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In Anna Karenina, what is Tolstoy's attitude toward Anna and other women, and does Anna...
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The story of Anna Karenina takes place in a 19th century Russian patriarchal society in which men are dominant, and females are seen as weak. Tolstoy punishes Anna throughout the novel. First, he gives her manly attributes such as her bawdy treatment Karenin, and her tendency to go on horseback as a point of dislike.
Then, he punishes her psychologically with her disillusionment with life, and her lack of passion in marriage.
Additionally, he kicks her out her world with her destitution from society, the way she was shun by friends and family. After that, he places her in a very bad place with her desolation after the affair, the removal of her children and, the end of the passion in her affair.
In the end, not enough satisfied with al the stuff he puts her through, he kills her off in a cruel and semi sadistic suicide. Not once, but twice we taste the death of Anna, first when she throws herself on the rails, and then when she gets hit.
This tells us one thing: Either Tolstoy detested Anna or reflected his disdain about women in Anna's character.
Does she have redeeming characters? Very little. We are not given many opportunities to connect with her past as an unloved woman, nor do we get any chances to like her thoroughly before another calamity happens as a result of her behavior.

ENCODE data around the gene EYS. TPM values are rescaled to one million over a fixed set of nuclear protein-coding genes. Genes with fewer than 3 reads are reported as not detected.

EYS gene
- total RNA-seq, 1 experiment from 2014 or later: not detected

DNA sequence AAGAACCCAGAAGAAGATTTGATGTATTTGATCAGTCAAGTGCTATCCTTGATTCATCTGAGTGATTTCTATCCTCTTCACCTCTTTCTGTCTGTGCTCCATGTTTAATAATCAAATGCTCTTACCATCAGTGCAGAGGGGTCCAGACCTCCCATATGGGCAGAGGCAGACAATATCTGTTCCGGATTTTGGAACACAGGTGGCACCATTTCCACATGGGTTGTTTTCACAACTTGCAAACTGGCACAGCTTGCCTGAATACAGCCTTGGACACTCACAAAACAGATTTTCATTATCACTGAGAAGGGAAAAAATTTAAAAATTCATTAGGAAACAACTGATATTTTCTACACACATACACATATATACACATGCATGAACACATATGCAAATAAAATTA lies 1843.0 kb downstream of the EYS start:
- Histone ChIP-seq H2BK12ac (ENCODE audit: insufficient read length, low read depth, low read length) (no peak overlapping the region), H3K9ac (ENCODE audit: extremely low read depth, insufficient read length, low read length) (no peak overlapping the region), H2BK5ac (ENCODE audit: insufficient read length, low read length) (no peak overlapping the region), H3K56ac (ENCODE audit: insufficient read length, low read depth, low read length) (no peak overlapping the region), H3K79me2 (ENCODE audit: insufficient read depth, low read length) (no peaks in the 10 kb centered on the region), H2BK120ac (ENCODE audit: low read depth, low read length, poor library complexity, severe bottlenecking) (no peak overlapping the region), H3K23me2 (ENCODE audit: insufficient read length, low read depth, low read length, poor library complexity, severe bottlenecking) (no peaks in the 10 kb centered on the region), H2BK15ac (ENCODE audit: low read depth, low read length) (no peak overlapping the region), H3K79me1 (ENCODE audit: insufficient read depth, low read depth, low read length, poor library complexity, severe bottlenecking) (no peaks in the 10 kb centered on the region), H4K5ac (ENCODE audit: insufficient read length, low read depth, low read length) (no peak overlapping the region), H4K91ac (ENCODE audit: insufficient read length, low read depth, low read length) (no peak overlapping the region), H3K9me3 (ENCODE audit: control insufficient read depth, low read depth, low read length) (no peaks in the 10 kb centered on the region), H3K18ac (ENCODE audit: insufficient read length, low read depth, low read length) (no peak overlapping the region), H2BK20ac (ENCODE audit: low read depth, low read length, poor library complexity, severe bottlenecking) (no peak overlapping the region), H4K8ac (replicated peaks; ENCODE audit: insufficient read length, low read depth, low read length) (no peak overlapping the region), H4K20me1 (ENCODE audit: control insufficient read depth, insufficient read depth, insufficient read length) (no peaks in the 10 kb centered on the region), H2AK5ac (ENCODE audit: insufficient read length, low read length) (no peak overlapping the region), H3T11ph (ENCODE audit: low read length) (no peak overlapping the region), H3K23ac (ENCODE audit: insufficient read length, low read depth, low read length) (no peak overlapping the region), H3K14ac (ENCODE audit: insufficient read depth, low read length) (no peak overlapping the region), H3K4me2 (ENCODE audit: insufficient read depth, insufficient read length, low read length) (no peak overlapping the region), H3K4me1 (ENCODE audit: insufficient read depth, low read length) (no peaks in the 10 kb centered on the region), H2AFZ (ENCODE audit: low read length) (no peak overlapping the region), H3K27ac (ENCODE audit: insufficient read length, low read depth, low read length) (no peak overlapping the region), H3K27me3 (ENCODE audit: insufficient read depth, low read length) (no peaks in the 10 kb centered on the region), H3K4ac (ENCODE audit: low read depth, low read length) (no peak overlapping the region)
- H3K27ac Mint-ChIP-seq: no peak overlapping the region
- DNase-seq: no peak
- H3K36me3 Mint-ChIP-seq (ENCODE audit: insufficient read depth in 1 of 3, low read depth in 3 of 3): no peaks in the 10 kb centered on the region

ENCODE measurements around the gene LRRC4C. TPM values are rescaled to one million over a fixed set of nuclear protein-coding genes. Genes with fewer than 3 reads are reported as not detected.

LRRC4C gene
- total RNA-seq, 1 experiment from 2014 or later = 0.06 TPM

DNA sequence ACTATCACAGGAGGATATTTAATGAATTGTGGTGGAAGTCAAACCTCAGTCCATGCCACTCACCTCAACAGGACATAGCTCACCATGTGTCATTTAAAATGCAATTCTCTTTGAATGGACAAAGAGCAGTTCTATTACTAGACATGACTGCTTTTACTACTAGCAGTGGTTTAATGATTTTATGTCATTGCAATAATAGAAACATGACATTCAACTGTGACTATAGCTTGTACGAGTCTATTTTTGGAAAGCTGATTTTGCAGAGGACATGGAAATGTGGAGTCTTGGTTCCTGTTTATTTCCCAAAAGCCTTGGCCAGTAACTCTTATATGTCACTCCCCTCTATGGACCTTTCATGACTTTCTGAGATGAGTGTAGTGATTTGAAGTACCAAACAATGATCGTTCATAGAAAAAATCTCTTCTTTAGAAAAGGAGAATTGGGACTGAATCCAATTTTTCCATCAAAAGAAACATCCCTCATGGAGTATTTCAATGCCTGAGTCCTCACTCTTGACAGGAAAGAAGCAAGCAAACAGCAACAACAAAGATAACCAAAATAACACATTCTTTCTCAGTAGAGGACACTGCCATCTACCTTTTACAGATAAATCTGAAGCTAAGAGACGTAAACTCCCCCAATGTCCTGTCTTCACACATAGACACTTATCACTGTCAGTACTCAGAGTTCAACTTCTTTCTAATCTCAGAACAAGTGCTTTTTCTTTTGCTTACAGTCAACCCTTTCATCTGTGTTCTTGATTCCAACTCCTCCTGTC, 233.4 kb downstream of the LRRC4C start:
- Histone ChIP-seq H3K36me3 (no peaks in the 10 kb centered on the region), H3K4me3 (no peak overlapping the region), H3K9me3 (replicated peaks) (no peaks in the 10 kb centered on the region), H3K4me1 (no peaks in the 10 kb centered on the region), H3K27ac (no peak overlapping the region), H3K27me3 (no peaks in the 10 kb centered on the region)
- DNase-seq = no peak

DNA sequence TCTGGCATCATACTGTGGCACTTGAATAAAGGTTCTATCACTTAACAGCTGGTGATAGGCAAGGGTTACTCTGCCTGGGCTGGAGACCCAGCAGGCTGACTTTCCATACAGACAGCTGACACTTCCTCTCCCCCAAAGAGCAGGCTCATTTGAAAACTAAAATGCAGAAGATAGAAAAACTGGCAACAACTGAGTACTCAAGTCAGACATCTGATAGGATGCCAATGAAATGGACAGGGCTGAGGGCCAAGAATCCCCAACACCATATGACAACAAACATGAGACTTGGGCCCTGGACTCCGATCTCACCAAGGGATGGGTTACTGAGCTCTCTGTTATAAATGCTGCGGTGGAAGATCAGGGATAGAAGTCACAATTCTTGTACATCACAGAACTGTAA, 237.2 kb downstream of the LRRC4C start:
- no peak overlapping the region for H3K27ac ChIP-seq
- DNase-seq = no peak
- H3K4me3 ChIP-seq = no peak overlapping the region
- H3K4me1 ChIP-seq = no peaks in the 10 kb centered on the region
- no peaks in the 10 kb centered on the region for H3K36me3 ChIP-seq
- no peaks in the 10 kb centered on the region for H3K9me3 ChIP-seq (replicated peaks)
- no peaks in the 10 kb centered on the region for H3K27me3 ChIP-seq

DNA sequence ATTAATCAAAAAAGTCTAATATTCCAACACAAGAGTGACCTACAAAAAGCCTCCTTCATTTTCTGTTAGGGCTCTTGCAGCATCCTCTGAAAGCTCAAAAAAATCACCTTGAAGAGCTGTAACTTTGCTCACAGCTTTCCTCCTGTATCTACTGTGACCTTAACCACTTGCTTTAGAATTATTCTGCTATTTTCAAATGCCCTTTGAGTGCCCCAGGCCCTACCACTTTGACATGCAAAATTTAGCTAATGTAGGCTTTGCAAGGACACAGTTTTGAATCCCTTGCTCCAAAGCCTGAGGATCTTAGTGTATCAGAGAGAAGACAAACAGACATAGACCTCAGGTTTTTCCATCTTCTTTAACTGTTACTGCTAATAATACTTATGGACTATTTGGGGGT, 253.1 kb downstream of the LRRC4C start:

These characteristics are also shared by the rest of the females, whom shun, suffer, and are given as much lack of reader connection as Anna herself.
Posted by herappleness on July 16, 2010 at 1:21 AM (Answer #1)
I would suggest reading Memoirs of Tolstoy's son as well as Tolstoy's letters about his novel and the character of Anna Karenina to gain more insight into Tolstoy's attitude towards women.( I always suspected that the intimate knowledge about emotional world of women was drawn on real life characters and reading the memoirs of Tolstoy's son confirmed this.) Vladimir Nabukov also wrote a very good critical research on female characters in Anna Karenina.
Tolstoy wrote Anna Karenina to condemn the hypocritical Russian society. Despite what he previously had planned Tolstoy admitted in one of his letters that he had fallen in love with Anna. Anna is a victim betrayed by hypocrisy of society and her lover Vronsky. Anna has many positive qualities, she is a loving mother and her only sin is that she cannot live in a loveless marriage. Had she chosen to have an affair while still being married the society would not condemn her. In fact, it is her honesty that gets her in trouble.
Throughout the novel Tolstoy reveals much of the inner world of women. Sometimes he shows their strengths sometimes their weaknesses and this is also typical of realism. I think there is much warmth and care in Tolstoy's developing of female characters especially in his portrayal of Dolly, Kitty and Anna.
Posted by ivana on October 6, 2010 at 3:33 AM (Answer #2)
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